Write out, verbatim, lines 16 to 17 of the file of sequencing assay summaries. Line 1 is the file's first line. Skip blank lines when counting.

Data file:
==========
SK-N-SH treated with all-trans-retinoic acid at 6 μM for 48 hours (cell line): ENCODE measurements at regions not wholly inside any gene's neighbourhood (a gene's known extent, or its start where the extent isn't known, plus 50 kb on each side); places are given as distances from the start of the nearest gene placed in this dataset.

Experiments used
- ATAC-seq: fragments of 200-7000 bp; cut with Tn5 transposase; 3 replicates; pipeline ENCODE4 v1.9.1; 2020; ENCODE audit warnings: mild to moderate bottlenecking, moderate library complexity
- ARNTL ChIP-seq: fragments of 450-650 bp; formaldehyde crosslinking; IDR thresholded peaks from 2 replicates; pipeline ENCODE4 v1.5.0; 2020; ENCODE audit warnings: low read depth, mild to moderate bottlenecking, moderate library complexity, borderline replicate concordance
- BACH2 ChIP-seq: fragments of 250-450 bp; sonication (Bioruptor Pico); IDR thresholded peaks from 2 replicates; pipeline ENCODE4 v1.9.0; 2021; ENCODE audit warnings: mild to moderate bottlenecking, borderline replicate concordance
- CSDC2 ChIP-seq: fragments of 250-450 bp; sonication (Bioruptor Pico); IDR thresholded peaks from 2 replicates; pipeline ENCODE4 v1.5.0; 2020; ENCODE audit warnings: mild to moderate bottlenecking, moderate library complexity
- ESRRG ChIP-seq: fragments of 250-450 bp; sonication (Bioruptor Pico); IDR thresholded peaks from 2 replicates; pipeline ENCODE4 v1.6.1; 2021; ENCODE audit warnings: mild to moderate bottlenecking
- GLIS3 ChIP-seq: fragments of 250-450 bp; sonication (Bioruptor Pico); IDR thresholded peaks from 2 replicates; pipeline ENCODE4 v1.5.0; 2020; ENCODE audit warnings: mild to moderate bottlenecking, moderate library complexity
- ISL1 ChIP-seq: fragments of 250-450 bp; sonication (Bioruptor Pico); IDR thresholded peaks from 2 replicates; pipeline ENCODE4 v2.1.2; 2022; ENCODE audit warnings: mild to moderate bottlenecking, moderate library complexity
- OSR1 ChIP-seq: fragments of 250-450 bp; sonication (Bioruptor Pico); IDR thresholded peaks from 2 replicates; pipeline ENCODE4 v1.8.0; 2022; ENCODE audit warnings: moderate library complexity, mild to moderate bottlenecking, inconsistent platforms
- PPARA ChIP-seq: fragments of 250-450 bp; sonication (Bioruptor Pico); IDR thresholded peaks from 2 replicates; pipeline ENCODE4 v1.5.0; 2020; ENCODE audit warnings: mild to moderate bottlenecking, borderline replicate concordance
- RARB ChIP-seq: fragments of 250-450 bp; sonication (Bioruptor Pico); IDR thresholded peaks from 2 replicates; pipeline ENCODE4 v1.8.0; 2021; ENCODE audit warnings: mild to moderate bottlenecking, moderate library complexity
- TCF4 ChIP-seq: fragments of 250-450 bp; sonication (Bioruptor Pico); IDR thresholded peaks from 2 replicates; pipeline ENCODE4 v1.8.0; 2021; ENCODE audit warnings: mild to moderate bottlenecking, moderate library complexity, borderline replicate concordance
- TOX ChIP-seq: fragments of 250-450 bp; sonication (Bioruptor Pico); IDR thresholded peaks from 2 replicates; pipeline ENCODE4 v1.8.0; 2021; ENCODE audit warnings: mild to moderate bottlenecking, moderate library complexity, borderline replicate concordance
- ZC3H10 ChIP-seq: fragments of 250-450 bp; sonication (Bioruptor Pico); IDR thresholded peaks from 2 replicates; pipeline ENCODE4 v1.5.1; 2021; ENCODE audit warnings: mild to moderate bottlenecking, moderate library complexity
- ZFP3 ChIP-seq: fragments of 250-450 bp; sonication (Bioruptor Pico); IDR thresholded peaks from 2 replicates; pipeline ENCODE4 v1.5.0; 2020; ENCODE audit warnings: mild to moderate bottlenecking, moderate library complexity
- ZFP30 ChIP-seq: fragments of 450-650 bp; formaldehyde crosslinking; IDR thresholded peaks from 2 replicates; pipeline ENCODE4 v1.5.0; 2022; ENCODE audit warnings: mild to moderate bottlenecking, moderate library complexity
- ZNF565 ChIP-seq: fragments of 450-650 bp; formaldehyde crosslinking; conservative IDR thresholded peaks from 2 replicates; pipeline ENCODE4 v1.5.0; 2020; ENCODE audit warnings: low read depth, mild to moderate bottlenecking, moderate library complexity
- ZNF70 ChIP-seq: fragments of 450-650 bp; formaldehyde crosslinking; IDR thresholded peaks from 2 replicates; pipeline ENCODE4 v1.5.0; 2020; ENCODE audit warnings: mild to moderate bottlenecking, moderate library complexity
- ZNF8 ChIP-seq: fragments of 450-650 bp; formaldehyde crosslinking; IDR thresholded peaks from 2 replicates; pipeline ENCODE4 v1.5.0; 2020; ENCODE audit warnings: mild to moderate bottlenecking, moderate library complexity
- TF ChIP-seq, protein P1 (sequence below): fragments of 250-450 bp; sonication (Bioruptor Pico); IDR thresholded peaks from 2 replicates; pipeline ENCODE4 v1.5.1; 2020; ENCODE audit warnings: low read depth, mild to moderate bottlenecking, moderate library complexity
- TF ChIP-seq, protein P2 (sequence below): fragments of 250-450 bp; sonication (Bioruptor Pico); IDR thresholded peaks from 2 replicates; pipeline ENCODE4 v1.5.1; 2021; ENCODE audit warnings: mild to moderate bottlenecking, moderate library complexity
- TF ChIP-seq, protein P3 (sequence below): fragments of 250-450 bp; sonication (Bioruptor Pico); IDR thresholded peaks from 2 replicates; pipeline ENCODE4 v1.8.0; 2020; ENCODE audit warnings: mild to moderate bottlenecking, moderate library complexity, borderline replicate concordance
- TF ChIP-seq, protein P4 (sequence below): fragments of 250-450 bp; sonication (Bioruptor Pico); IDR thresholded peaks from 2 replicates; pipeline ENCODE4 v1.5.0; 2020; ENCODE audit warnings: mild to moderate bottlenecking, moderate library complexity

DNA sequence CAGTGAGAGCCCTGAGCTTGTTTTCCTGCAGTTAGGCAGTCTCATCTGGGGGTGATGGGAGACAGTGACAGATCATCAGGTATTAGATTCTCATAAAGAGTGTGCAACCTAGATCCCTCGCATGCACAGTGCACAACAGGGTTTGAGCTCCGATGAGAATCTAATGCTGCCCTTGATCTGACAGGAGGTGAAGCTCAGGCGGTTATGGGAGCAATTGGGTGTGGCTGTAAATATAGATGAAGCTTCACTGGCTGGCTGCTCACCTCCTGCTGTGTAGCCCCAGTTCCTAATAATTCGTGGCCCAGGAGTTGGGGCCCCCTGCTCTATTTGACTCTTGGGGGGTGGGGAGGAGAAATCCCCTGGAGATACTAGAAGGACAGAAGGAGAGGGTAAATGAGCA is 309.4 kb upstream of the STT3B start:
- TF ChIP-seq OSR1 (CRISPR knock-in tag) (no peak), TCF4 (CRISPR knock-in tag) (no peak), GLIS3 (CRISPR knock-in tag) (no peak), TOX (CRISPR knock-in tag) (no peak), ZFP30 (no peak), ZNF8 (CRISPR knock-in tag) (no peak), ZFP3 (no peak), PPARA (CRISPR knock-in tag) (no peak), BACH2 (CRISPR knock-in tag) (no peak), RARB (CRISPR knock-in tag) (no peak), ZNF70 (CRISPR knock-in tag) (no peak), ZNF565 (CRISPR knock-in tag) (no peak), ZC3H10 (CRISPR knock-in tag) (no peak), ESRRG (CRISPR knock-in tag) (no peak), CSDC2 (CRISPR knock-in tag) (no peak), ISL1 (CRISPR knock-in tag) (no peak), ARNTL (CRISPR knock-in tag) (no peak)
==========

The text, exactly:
- ZFP3 ChIP-seq: fragments of 250-450 bp; sonication (Bioruptor Pico); IDR thresholded peaks from 2 replicates; pipeline ENCODE4 v1.5.0; 2020; ENCODE audit warnings: mild to moderate bottlenecking, moderate library complexity
- ZFP30 ChIP-seq: fragments of 450-650 bp; formaldehyde crosslinking; IDR thresholded peaks from 2 replicates; pipeline ENCODE4 v1.5.0; 2022; ENCODE audit warnings: mild to moderate bottlenecking, moderate library complexity